The chase went on. The little bark with Ibarra was left far behind. Elias was not more than a hundred yards from the shore. The rowers were getting tired, but so was Elias, for he repeatedly raised his head above the water, but always in a new direction, to disconcert his pursuers. The deceiving wake no longer told the place of the swimmer. For the last time they saw him, sixty feet from the shore. The soldiers fired—minutes and minutes passed. Nothing again disturbed the tranquil surface of the lake.

A half hour later, one of the rowers claimed to have seen traces of blood near the shore, but his comrades shook their heads in doubt.



In vain the precious wedding presents heaped up; not the brilliants in their velvet cases, not embroideries of pina nor pieces of silk, drew the eyes of Maria Clara. She saw nothing but the journal in which was told the death of Ibarra, drowned in the lake.

Suddenly she felt two hands over her eyes, clasping her head, while a merry voice said to her:

"Who is it? Who is it?"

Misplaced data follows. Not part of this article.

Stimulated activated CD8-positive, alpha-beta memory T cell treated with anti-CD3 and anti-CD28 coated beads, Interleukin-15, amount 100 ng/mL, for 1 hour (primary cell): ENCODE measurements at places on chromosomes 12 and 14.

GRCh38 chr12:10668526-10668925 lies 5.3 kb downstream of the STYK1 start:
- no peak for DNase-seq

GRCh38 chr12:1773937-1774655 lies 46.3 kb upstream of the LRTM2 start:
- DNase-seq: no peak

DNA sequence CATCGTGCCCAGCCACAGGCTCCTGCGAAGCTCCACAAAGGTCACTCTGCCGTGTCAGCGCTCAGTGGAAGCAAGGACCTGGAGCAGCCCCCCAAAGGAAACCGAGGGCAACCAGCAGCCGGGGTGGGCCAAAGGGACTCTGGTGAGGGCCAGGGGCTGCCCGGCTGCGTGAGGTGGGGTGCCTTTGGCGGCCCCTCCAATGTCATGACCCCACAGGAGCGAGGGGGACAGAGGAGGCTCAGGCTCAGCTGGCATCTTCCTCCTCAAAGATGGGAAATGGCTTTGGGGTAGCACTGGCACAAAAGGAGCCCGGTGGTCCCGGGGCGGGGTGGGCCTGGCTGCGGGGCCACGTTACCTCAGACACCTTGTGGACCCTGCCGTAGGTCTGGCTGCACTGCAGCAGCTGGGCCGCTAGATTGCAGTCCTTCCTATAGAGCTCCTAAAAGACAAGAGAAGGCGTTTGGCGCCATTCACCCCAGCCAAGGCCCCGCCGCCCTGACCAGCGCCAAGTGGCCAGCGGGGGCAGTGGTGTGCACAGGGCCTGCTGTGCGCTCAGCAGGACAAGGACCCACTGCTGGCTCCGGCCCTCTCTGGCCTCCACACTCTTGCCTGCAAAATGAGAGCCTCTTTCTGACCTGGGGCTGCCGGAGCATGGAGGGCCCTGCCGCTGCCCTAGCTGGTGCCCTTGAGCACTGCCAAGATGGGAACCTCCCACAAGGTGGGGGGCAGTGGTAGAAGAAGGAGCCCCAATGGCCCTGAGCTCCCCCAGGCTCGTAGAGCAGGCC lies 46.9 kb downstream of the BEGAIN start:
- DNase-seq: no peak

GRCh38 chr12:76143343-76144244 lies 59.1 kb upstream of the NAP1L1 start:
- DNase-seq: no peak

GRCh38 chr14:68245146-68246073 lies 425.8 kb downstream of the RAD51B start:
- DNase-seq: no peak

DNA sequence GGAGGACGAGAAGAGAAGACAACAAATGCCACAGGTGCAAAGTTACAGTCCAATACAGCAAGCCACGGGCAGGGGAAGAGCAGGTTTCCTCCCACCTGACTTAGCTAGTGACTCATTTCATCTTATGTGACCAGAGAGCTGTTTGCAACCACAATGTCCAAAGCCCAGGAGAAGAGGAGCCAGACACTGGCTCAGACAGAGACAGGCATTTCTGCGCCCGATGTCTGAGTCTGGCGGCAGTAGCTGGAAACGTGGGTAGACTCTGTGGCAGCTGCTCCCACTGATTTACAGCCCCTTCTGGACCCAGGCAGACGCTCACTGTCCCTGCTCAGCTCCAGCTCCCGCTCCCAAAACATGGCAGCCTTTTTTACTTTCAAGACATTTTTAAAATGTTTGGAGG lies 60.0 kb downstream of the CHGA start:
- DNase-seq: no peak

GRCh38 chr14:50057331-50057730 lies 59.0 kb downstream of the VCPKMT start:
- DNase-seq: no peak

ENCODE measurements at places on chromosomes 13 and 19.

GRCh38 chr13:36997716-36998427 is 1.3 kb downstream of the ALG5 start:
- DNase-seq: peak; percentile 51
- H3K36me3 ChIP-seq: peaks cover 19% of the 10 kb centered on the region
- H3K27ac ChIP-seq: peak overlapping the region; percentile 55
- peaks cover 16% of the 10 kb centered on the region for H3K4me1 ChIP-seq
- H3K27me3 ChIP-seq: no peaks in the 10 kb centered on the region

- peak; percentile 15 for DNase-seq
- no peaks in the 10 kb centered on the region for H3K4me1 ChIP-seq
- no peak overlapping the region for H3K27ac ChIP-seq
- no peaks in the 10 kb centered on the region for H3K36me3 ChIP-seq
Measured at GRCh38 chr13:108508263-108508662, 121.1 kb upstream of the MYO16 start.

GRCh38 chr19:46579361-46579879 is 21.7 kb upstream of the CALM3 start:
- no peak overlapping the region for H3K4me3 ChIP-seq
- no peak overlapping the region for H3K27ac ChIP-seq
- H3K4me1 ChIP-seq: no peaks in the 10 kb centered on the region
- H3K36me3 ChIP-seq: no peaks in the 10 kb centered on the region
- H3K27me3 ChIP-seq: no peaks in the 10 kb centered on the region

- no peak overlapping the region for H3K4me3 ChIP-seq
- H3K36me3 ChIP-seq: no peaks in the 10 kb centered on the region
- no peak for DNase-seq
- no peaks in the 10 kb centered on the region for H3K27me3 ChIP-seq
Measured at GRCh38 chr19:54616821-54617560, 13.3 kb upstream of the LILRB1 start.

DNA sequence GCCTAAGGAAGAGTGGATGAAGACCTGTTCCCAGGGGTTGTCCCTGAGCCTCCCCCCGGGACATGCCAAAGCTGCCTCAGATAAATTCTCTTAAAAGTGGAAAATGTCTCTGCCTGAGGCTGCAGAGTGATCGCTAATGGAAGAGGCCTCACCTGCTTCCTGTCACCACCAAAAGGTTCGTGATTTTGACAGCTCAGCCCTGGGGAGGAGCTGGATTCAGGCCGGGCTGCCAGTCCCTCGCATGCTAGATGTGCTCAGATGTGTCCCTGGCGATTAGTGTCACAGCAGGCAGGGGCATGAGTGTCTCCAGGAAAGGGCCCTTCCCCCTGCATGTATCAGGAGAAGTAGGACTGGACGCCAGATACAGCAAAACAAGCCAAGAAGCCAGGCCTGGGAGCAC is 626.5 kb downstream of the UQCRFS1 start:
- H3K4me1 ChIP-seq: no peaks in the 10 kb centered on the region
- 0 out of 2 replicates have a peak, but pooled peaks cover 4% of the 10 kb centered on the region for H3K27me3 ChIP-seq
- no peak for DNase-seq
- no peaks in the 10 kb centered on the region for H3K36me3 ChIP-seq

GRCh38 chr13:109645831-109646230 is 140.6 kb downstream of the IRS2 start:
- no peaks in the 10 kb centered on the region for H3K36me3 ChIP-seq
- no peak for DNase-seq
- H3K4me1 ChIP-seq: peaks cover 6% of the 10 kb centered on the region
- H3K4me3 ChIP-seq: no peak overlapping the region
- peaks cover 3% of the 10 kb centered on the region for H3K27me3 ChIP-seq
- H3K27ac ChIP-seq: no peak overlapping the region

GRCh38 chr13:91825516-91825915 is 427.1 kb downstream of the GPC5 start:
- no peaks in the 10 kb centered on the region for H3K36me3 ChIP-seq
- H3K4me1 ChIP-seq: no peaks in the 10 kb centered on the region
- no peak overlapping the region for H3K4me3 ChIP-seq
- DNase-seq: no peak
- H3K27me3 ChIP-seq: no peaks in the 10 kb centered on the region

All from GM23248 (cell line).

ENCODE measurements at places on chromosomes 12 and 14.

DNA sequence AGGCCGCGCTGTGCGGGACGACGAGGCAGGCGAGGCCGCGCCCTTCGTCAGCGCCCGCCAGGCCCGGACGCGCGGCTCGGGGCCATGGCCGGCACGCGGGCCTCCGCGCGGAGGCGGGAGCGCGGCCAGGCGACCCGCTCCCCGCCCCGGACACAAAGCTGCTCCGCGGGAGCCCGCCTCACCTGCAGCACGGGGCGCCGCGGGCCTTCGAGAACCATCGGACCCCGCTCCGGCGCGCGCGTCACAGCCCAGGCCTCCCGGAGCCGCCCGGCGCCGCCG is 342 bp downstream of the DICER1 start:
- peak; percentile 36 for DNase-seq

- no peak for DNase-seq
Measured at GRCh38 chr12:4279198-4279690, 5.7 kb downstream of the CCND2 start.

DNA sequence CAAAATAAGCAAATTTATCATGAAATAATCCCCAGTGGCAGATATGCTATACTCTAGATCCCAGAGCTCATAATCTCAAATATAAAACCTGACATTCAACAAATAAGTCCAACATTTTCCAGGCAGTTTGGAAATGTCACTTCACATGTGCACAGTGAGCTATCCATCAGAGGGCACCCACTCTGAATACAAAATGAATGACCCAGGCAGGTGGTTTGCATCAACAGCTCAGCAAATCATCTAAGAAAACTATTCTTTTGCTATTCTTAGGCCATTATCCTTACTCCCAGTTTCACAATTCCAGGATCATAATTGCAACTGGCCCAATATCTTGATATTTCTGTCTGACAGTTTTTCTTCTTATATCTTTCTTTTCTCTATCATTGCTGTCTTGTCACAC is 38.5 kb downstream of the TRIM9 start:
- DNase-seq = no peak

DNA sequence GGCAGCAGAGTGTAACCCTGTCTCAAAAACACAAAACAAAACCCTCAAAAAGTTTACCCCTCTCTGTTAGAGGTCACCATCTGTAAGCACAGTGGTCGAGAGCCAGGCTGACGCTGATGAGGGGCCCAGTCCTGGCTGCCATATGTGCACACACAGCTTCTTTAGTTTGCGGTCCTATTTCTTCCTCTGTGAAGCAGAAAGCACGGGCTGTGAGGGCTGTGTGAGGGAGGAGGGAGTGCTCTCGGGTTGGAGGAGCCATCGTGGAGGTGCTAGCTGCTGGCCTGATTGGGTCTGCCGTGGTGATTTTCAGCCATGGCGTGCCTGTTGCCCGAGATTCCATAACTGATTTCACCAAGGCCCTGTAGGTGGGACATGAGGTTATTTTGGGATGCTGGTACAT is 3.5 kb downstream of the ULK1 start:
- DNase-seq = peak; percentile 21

Maria sprang up in fright.

"Little goose! Did I scare you, eh? You weren't expecting me, eh? Why, I've come from the province to be at your marriage——" And with a satisfied smile, Father Damaso gave her his hand to kiss. She took it, trembling, and carried it respectfully to her lips.

"What is it, Maria?" demanded the Franciscan, troubled, and losing his gay smile. "Your hand is cold, you are pale—are you ill, little girl?" And he drew her tenderly to him, took both her hands and questioned her with his eyes.

"Won't you confide in your godfather?" he asked in a tone of reproach. "Come, sit down here and tell me your griefs, as you used to do when you were little, and wanted some tapers to make wax dolls. You know I've always loved you—never scolded you——" and his voice became very tender. Maria began to cry.

"Why do you cry, my child? Have you quarrelled with Linares?"

Maria put her hands over her eyes.

"No; it's not about him—now!"

Father Damaso looked startled. "And you won't tell me your secrets? Have I not always tried to satisfy your slightest wish?"

Maria raised to him her eyes full of tears, looked at him a moment, then sobbed afresh.

"My child!"

Maria came slowly to him, fell on her knees at his feet, and raising her face wet with tears, asked in a voice scarcely audible:

"Do you still love me?"


"Then—protect my father and make him break off my marriage." And she told him of her last interview with Ibarra, omitting everything about the secret of her birth.

Father Damaso could scarcely believe what he heard. She was talking calmly now, without tears.

"So long as he lived," she went on, "I could struggle, I could hope, I had confidence; I wished to live to hear about him; but now—that they have killed him, I have no longer any reason to live and suffer."